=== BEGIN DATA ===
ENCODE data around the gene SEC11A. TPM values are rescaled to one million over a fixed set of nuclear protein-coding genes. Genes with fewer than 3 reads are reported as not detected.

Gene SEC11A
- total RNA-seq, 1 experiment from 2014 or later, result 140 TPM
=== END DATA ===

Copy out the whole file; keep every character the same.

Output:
ENCODE data around the gene SEC11A. TPM values are rescaled to one million over a fixed set of nuclear protein-coding genes. Genes with fewer than 3 reads are reported as not detected.

Gene SEC11A
- total RNA-seq, 1 experiment from 2014 or later, result 140 TPM